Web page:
Pride Spotlight: For Pride Month, Observer is celebrating a variety of queer creatives with a our Pride Spotlight series. Keep an eye out over the month for more profiles of artists, writers, and more.
When Observer spoke with New York-based queer photographer Naima Green, we instantly agreed that strange times weren’t quite over. “Yesterday was the first flight I took when masks were optional, it was very scary,” she said, and a power cut in Richmond, Virginia, where she had traveled ahead of a new show, briefly interrupted our wifi connection.
But Naima Green keeps going. She has her eyes set on “I Keep Missing My Water” her new commission for the Institute of Contemporary Art at the Virginia Commonwealth University, opening in September. She describes water as a sign of transience and fluidity—a site of freedom and pleasure, both notions at the heart of who she is and what her art conveys. In this upcoming show, water, a reoccurring theme, incarnates in ocean and pools, in idiosyncratic bliss and tenderness, adding to the intimacy of her queer-celebrating portraits.
“I learnt to swim before I could walk,” Green cheerfully remembers. “I love to be soaking, submerged, swimming, playing. I feel very connected to water,” she adds, recalling a day in 2021 when a friend drove her to Rockaway Beach, a summertime favorite. There, the artist felt a sense of peace for the first time since the start of the pandemic. Green captured the serenity of that day in Untitled (2021), a large-scale vinyl, part of her exhibition “A Sequence for Squeezing” upcoming at New York City’s Baxter St. from June 15 to July 23. In this quietly-rooted show, which includes double-exposures and seeks to convey dimensionality to real-life physicality and the seemingly mundane, Green investigates food as erotic corollary of love, and solitary ecstasy.
Green has been creating from a young age. She took her first photography lesson at the Harlem School of Arts when she was nine, making pin-hole cameras out of cardboard boxes, later acquiring an old Pentax from a family friend in high school. Green would photograph her friends, nature, and the places she would travel to. “Documenting,” she paused. “Friends have always been a source of inspiration,” and co-creation.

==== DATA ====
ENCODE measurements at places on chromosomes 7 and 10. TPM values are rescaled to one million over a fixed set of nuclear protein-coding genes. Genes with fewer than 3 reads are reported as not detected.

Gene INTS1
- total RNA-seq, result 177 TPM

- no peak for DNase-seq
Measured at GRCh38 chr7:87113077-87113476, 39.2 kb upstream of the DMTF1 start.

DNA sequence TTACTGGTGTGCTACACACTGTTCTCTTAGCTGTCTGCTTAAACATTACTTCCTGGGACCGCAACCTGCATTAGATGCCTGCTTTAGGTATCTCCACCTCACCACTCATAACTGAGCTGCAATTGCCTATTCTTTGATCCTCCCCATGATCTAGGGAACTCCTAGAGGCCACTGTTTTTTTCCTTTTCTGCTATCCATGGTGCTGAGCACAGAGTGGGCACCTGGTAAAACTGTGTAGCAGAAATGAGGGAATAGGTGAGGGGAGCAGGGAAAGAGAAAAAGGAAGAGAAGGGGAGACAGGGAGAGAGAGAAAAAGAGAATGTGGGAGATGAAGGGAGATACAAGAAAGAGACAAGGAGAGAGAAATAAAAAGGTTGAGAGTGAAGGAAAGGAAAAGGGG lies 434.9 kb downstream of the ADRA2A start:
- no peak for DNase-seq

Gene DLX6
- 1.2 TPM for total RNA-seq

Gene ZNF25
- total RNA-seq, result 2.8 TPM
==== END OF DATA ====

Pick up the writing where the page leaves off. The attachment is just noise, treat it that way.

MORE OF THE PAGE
Her first project, “Jewels from the Hinterland” (2013-present) underscored simplicity, texture, and vulnerability, photographing diasporic Africans in urban green settings, challenging preconceived ideas about the spaces to which these bodies should so-called belong. This project illustrates Green’s expansive approach to community, Blackness, and belonging. “If you identify as someone belonging to the diaspora, then I want you to know that this project is for you, whether you’re from the continent or not, whether you grew up in America or not,” she explains, later sharing that communing was always part of her growing up.
Green’s personal story starts on the continent. Her parents met in Tanzania and her first name traces to Swahili origins. She reminisces on her time in South Africa and Brazil, “one of the first times I felt so comfortable outside the US, people just treated me like I belong there.” Accepting people as they are, without pigeon-holing identities, is non-negotiable in her life.
Starting 2015, Green has been incorporating other subjects in her time-capsules, cold-emailing people to participate in her projects. Slowly, she has embraced documenting herself as much as others, exploring pleasure, desire, and delight in conversation with friends and collaborators.
“Every question I ask myself; I also ask other people,” she explains. “If I’m thinking of pleasure for myself I want to ask the person I’m photographing, what does pleasure look like for you,” she adds, weary of the role a camera can play in encouraging performance and artificiality. Genuineness permeates through the trust and intimacy she fosters, often intentionally documenting the same subjects for nearly 8 years.